Friday, July 21, 2017

Movie review - "Criss Cross" (1949) ****1/2 (re-viewing)

In an earlier review of this film on this blog, I regarded it as a story-lite remake of The Killers. Seeing it on the big screen I was knocked out what a good movie it is, brilliantly shot and directed (by Robert Siodmak).

The story held up better than I originally thought, and there were heaps of things I didn't notice - notably the richness of the support cast: the slimy waiter, amiable bartender, drunken girl at the bar, the fiancee of Lancaster's brother, his brother, the collection of gangsters (the quiet spoken white haired guy, the drunken mastermind of the operation, the tubby gangster, the lean one).

The story was full of richness I hadn't noticed - the interplay between the gangsters, the level of Lancaster's addiction for Yvonne de Carlo, Lancaster's family life (his brother Richard Long gets his girl to kiss him by "mock" threatening to hit her).

De Carlo isn't fantastic (this film shows that she was never an A-tier star... she simply doesn't have the charisma) but she's pretty good and has that fantastic dance moment where Lancaster sees her dancing (with Tony Curtis) after a long absence. Lancaster is superb - with his physique and puppy dog eyes, hopelessly hooked on de Carlo (for a macho star Lancaster was excellent at playing sensitive). Dan Duyrea is good as always as the gangster.

A really superb film noir.

Wednesday, July 19, 2017

Movie review - "Sky Pirates" (1986) **

No one seems to have a kind word to say about this Oz 10BA Indiana Jones knock off but it's sheer existence is extremely winning. It was made by the producer-director combo of John D Lamond and Colin Eggleston, best known for soft core sex and horror movies, but they managed to raise a relatively healthy budget for this.

That's healthy in terms of Australian films - it suffers badly in comparison with Hollywood blockbusters... though not say Hollywood B films. Judged by the standards of Raiders knock offs it's fine, helped with cheerful performances from John Hargreaves and Max Phipps.

It starts quite well with Hargreaves and Phipps and Simon Chilvers going off on a mission to a Pacific Island.  This is great... but then all this stuff happens off screen, people go missing, and Hargreaves winds up back in Australia being court martialled, then escapes and heads off with Chilvers' daughter, Meredith Phipps to figure out what's going on.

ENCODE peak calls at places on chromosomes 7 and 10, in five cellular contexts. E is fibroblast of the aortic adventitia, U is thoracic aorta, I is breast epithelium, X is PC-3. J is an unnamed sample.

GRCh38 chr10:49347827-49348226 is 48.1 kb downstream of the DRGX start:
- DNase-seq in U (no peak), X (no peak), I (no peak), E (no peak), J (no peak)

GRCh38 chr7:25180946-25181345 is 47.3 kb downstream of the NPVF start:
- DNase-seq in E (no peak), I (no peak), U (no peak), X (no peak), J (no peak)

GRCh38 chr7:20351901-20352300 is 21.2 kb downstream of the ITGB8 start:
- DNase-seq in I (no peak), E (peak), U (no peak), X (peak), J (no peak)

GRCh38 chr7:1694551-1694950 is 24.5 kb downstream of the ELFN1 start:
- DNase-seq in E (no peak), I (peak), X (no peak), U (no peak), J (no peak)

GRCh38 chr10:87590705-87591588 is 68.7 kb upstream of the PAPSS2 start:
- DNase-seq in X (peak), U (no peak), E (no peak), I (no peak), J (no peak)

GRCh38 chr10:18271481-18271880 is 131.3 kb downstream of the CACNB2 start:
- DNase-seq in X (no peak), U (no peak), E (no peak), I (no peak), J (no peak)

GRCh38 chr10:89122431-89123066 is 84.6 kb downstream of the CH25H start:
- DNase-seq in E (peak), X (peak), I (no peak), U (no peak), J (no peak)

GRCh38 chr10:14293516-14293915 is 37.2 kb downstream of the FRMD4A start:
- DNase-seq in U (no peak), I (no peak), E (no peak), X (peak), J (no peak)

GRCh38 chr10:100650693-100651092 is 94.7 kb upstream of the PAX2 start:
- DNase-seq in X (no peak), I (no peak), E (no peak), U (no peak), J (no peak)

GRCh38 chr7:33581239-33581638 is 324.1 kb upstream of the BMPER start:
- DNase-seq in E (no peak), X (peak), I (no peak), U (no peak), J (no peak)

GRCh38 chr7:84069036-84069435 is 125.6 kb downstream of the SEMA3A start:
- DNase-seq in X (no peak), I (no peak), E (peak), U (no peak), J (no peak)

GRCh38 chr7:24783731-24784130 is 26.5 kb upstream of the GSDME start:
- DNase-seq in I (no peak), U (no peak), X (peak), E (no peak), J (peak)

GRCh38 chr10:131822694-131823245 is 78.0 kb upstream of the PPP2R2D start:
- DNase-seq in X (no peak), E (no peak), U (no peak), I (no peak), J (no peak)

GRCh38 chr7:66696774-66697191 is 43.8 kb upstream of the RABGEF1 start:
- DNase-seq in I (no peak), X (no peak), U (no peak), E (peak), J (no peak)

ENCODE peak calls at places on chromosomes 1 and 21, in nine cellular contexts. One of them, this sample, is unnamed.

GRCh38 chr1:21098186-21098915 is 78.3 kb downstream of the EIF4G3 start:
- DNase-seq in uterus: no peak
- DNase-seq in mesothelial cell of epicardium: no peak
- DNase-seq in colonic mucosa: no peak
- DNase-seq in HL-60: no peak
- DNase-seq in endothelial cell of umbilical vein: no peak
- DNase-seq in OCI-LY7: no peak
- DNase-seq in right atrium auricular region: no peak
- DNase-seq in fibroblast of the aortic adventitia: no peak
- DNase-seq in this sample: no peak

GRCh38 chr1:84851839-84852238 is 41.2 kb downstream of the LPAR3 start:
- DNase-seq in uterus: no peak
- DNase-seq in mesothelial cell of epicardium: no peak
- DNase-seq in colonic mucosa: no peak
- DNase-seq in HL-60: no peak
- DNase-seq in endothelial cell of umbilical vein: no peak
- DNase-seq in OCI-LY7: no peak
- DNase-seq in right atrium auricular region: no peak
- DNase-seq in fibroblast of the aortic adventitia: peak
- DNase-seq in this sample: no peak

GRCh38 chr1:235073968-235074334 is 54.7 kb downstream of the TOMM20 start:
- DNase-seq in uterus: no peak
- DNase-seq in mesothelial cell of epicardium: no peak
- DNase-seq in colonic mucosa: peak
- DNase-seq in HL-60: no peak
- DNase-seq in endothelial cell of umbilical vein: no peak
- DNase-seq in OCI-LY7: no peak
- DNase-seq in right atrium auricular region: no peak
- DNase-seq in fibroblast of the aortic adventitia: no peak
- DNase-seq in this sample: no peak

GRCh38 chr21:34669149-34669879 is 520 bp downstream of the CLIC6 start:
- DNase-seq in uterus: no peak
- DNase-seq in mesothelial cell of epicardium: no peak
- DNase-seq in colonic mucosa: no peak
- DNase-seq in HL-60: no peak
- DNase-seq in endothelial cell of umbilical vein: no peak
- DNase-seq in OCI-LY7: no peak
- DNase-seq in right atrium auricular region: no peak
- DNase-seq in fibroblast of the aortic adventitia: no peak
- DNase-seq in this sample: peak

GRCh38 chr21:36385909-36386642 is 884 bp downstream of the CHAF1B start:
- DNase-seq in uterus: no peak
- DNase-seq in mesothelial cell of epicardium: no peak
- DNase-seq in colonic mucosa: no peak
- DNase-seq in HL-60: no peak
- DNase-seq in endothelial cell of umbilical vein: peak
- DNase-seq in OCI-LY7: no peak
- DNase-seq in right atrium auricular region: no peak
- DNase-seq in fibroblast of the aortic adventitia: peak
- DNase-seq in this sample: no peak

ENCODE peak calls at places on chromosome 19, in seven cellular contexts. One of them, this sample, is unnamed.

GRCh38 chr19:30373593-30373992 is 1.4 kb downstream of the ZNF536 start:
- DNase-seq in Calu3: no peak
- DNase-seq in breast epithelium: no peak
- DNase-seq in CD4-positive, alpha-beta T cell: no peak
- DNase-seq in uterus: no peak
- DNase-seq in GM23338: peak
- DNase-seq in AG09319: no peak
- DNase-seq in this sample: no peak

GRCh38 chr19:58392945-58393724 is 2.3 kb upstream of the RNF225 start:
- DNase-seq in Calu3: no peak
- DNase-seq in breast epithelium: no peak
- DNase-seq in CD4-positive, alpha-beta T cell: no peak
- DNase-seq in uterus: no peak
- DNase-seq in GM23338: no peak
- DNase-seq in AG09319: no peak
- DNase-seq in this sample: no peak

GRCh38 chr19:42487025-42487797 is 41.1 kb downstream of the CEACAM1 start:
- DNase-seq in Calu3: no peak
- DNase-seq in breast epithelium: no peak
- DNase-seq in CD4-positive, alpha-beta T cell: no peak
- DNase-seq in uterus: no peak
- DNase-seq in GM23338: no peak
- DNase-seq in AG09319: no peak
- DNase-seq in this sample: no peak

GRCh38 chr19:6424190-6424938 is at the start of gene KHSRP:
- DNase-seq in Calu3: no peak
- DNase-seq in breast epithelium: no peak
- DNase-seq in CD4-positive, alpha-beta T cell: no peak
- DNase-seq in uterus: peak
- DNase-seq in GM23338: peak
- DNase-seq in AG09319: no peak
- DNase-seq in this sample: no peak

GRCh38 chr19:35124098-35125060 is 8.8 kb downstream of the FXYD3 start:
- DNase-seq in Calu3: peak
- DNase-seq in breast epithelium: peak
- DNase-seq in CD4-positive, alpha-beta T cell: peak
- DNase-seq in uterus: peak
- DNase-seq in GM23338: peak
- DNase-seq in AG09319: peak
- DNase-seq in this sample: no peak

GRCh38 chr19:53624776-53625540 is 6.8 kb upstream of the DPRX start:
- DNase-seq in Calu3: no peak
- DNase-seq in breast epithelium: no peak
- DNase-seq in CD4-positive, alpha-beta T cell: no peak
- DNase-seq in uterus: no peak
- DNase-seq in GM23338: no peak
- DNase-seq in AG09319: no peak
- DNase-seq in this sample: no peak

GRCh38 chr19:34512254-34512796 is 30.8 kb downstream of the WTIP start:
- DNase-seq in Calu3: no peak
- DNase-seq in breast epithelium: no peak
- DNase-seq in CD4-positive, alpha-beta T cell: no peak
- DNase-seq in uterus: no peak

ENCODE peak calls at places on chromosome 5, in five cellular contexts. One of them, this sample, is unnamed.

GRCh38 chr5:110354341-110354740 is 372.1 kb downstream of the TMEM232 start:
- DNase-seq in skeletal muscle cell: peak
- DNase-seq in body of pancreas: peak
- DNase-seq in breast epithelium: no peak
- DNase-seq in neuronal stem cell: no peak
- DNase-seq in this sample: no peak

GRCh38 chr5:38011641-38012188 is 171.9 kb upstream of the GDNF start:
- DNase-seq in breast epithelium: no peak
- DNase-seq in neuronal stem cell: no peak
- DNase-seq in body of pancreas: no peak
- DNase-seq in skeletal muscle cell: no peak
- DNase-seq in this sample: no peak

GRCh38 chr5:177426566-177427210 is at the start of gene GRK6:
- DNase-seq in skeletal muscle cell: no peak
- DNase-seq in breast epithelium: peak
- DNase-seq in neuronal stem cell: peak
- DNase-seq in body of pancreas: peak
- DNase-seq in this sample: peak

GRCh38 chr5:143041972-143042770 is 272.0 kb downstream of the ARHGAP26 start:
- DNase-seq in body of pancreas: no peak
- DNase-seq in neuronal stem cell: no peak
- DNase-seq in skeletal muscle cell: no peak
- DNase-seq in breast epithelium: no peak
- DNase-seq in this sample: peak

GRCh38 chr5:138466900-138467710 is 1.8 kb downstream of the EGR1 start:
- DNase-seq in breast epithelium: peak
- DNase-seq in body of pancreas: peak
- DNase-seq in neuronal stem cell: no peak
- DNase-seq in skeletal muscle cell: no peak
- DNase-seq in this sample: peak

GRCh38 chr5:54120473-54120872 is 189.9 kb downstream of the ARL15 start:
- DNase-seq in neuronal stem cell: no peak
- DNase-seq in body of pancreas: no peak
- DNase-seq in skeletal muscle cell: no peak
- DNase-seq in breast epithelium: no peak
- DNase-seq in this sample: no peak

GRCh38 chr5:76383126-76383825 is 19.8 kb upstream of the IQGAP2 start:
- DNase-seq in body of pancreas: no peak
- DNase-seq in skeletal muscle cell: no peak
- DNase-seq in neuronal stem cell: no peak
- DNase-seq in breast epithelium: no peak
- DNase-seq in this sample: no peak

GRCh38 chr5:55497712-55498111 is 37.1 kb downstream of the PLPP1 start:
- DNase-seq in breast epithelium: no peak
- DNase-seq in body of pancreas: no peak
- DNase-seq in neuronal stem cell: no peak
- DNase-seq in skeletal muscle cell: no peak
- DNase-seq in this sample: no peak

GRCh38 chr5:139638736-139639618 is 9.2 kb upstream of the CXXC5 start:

The main problem with this film structure wise is the action keeps stopping and starting again - would've been a much more fun had the mission started and everything built from there. Them being on the run from the authorities has no real pay off or threat once they're going because the bulk of the action happens out in the isolated Pacific.

It's full of irritating holes - why is Phipps evil? Why have a silly Russian roulette scene? What is the Mysterious Power and why does it do what it does.

There's some good stunts and sets. Loved the photography and location work on Easter Island. It's full of tropes I love, like pilots and dingy bars in the third world. It's silly and over the top just a bit sloppy. People were too mean about this.

Monday, July 17, 2017

Stanley Baker Top Ten

1) Zulu (1963) - of course, though Baker is out-acted off the screen by Michael Caine and Nigel Greene
2) Robbery (1967) - great British heist movie
3) Hell Drivers (1957) - a Brit film industry take on the sort of tough B movies Warners used to make
4) The Criminal (1960) - an excellent Losey-Baker collaboration
5) The Guns of Navarone (1961) - Baker is one of many names in this guys on a mission film but it is a very showy part
6) The Cruel Sea (1953) - Baker is only in a small part but makes a great impression in a fantastic movie
7) Accident (1967) - perhaps Baker's best "I'm playing against type" role in a film which I half like and others love but does have good things going for it
8) Hell is a City (1960) - good tough Val Guest crime stuff
9) Yesterday's Enemy (1959) - another Baker-Guest collaboration, hard core look at British troops in Burma in the war
10) Hell Below Zero (1953) - one of Baker's best villainous performances (with a nod to Knights of the Round Table but this is a much better movie)

Movie review - "Throne of Blood" (1957) ****

Snazzy adaptations of Shakespeare have become a cliche because they are so handy as a way for directors to get a reputation ("it's Romeo and Juliet between penguins and polar bears!" "King Lear set in the Congo!). This is one that gives it a good name, a brooding, gripping Kurosawa adaptation of Macbeth.